[Owasp-leaders] [Owasp-board] Professionalism and the Future of OWASP

psiinon psiinon at gmail.com
Fri May 20 16:15:00 UTC 2016

Hey Josh,

Thanks for starting this discussion :)
I agree with many of your points, but (as you allude to) OWASP doesnt
actually have that many direct resources at the moment, and by that I mean
Pretty much all of the security work (as opposed to the very valuable and
necessary organisational work) is performed by volunteers.
Volunteers choose where they spend their time, so a huge part of a CTO role
would be trying to sell the direction chosen. Not an easy task :/
I think it would be great if OWASP could align itself behind a limited set
of projects, but I worry that this might be really hard to achieve.
ZAP is the most popular and active OWASP code project, but right now 3 of
us have made the vast majority of enhancements that will be going into the
next release. And 2 out of the 3 are paid to work on ZAP by other open
source based organisations ;)
Anyone have any ideas how we can encourage volunteers to focus on specific
projects rather than spreading all of our efforts across 100s of them?



On Fri, May 20, 2016 at 4:50 PM, Josh Sokol <josh.sokol at owasp.org> wrote:

> OWASP Board, Staff, and Leaders,
> I wanted to take a moment to address the elephant in the room.  When I
> look at the front page of owasp.org, I am drawn to a statement that OWASP
> is "operating as a community of like-minded professionals".  Unfortunately,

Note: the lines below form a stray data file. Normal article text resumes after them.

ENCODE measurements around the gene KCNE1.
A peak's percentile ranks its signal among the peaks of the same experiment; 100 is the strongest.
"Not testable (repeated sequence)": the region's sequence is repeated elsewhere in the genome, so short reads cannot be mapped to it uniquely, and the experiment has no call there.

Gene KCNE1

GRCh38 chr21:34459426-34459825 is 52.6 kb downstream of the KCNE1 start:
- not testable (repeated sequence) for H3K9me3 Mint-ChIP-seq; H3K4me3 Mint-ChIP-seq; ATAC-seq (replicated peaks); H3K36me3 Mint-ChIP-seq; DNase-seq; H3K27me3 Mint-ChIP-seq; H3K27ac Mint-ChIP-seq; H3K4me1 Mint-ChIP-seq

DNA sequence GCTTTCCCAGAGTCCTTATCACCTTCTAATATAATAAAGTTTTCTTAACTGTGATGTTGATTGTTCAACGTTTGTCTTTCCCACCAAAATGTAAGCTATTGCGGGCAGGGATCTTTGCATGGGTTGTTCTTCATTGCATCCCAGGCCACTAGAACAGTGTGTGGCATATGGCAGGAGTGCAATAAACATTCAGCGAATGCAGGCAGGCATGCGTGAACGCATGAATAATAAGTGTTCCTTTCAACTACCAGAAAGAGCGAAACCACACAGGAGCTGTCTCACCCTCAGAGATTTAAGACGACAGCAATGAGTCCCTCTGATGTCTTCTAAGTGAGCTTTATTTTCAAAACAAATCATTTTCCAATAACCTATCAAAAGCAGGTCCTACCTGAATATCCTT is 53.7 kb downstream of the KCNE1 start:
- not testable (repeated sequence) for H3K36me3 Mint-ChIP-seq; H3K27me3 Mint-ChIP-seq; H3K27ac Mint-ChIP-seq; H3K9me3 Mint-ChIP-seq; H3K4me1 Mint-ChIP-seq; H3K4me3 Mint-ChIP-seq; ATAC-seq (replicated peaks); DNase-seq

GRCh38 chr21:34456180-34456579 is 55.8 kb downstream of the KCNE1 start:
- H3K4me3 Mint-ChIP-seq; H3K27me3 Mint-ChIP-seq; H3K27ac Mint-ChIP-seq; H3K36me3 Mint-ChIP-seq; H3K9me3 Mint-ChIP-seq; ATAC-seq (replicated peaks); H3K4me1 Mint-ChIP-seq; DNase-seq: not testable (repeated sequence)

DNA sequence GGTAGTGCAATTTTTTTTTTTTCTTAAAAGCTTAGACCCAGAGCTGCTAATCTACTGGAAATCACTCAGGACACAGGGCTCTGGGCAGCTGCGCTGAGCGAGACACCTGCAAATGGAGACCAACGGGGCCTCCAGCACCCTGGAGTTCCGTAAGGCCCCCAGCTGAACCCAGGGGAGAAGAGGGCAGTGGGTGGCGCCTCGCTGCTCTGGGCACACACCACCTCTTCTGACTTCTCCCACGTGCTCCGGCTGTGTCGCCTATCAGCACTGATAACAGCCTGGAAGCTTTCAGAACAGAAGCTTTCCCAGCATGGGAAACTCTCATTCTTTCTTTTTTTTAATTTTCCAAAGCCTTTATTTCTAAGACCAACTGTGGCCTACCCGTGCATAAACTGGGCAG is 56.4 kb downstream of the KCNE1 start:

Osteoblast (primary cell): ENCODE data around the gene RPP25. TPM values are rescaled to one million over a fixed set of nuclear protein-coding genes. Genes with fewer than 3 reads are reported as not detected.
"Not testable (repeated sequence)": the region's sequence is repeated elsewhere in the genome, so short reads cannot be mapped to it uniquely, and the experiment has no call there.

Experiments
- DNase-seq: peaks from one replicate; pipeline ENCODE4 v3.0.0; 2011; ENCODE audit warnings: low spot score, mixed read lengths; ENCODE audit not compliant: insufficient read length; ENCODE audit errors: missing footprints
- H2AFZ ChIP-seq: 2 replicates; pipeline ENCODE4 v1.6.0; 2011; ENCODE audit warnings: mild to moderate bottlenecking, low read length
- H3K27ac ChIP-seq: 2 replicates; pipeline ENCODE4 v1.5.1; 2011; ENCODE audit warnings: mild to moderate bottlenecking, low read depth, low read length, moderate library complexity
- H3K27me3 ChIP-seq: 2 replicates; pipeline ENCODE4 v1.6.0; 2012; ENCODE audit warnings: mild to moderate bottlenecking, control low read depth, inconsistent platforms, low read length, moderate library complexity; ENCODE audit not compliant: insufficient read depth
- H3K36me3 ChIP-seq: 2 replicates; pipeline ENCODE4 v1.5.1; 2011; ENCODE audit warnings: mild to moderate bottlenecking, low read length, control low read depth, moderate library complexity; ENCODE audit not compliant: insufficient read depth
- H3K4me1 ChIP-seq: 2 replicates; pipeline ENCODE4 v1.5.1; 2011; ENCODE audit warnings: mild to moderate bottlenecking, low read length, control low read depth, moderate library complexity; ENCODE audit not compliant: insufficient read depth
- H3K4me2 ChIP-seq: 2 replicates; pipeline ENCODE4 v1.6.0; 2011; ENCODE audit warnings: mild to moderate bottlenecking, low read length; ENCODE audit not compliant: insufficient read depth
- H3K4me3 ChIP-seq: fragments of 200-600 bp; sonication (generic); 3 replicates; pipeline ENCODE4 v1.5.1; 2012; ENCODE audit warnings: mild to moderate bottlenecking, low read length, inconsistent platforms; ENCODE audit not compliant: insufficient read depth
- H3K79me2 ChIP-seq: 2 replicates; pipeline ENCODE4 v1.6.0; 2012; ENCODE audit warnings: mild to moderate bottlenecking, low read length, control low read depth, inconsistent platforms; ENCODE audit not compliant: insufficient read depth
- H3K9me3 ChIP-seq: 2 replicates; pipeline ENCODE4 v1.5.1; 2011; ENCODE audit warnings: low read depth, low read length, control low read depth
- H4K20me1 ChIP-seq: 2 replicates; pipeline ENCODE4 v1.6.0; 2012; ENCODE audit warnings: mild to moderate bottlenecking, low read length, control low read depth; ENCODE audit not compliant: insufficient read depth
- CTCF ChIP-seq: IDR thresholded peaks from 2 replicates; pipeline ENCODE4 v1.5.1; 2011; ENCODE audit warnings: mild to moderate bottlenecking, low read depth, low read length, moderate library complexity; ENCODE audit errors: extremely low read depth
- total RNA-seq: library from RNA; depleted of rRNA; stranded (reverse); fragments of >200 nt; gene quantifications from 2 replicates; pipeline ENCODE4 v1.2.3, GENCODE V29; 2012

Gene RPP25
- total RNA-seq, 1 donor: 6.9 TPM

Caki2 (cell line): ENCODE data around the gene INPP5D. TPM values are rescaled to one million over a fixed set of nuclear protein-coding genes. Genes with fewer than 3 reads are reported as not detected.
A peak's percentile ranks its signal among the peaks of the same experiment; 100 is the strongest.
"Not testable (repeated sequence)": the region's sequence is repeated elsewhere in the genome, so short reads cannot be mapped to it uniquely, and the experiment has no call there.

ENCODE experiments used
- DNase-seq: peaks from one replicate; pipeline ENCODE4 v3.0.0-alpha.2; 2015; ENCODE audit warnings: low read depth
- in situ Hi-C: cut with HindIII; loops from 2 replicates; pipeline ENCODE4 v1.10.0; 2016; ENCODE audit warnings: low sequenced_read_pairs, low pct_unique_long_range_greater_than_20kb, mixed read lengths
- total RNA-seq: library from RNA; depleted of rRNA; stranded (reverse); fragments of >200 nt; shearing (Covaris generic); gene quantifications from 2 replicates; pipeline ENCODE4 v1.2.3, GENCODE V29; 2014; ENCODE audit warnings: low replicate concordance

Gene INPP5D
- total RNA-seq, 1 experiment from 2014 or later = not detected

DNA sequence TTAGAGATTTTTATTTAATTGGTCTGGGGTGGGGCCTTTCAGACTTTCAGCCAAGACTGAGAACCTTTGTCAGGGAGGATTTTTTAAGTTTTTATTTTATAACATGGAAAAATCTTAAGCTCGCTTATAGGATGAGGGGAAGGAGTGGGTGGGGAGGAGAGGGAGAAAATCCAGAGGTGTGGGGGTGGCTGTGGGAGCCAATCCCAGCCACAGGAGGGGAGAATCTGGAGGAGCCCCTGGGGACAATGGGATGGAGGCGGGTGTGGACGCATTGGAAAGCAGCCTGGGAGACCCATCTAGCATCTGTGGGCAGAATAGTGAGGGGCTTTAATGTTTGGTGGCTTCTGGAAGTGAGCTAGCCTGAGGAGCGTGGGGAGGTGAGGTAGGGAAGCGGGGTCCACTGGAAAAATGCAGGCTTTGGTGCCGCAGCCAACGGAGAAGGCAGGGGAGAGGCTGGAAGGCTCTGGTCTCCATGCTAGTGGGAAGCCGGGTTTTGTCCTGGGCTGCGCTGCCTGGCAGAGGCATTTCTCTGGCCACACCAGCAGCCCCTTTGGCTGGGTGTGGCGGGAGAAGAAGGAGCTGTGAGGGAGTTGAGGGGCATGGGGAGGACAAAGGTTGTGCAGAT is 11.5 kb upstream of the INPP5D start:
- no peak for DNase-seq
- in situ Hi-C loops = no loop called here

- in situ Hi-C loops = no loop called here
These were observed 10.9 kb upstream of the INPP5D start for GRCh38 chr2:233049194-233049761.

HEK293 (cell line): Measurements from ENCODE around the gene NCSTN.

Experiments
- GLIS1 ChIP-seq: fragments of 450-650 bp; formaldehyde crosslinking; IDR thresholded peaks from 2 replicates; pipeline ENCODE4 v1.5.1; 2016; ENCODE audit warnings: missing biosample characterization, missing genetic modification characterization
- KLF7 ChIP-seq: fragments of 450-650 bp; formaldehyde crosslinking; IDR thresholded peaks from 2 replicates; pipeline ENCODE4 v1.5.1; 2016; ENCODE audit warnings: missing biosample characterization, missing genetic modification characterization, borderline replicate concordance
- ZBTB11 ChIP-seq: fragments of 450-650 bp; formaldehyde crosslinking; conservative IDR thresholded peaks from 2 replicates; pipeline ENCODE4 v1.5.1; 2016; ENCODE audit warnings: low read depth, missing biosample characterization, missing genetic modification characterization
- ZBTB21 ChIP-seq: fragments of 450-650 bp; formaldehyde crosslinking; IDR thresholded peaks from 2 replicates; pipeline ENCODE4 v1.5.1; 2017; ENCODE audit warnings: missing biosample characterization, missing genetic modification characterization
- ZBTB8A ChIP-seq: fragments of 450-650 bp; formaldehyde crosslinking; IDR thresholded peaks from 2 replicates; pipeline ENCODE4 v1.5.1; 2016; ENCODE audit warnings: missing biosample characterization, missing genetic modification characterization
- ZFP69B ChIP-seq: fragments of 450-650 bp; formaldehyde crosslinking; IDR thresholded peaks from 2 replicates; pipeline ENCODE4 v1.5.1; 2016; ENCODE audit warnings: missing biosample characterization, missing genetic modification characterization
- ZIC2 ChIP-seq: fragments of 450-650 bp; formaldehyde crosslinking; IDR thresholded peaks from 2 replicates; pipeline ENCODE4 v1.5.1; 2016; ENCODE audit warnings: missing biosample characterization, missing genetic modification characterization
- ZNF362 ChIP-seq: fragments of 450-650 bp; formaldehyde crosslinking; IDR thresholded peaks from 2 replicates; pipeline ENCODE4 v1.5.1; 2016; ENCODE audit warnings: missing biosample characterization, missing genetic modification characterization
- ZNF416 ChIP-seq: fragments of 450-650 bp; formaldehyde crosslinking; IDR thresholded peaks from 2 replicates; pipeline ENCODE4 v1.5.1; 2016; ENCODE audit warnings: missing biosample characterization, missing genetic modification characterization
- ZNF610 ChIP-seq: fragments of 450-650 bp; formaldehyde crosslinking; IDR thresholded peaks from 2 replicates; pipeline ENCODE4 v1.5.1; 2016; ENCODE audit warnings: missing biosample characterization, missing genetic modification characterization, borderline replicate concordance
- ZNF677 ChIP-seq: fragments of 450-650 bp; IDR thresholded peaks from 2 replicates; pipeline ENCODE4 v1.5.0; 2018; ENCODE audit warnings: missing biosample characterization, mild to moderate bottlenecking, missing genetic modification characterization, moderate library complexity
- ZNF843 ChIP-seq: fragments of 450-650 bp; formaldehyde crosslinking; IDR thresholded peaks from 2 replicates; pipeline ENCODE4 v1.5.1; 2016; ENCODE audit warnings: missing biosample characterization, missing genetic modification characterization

> when I look at the reality of OWASP, I feel like we have moved more in the
> direction of a clubhouse political debate than an organization of
> like-minded professionals.  Don't get me wrong.  I consider differing views
> and conversations about change to be a good thing, but frequently these
> debates have devolved into profanity and personal attacks.  That is not
> professional and completely inappropriate.  The biggest benefit of our
> mailing list is that it gives you time to fully think through not only your
> words, but also their interpretation, before you "speak" them.  Passion is
> great, but at the end of the day we still need to work with eachother, so
> professionalism needs to trump passion.
> OWASP is a 501c3 not-for-profit *CORPORATION*.   Just because our goal is
> not to make a profit, doesn't mean that we shouldn't act like a
> corporation.  And when you consider the size of our volunteer base, our
> revenue, and our global reach, we are a relatively large corporation.  And
> like a corporation, we have a Board of Directors, we have policies,
> guidelines, and a mission statement.  But if any other corporation acted
> the way that we do, they would not be in business for very long.  Can you
> imagine a global brand like Dell with every stakeholder doing their own
> thing under the same banner?  You'd have 1,000 different laptop models with
> different looks, feel, functionality, documentation, and zero consistency.
> From the outside looking in, as a consumer, it would be pure madness.  More
> than enough to drive your business into the hands of someone else.  Yet,
> that is the state of OWASP today.  Fortunately, it doesn't have to be the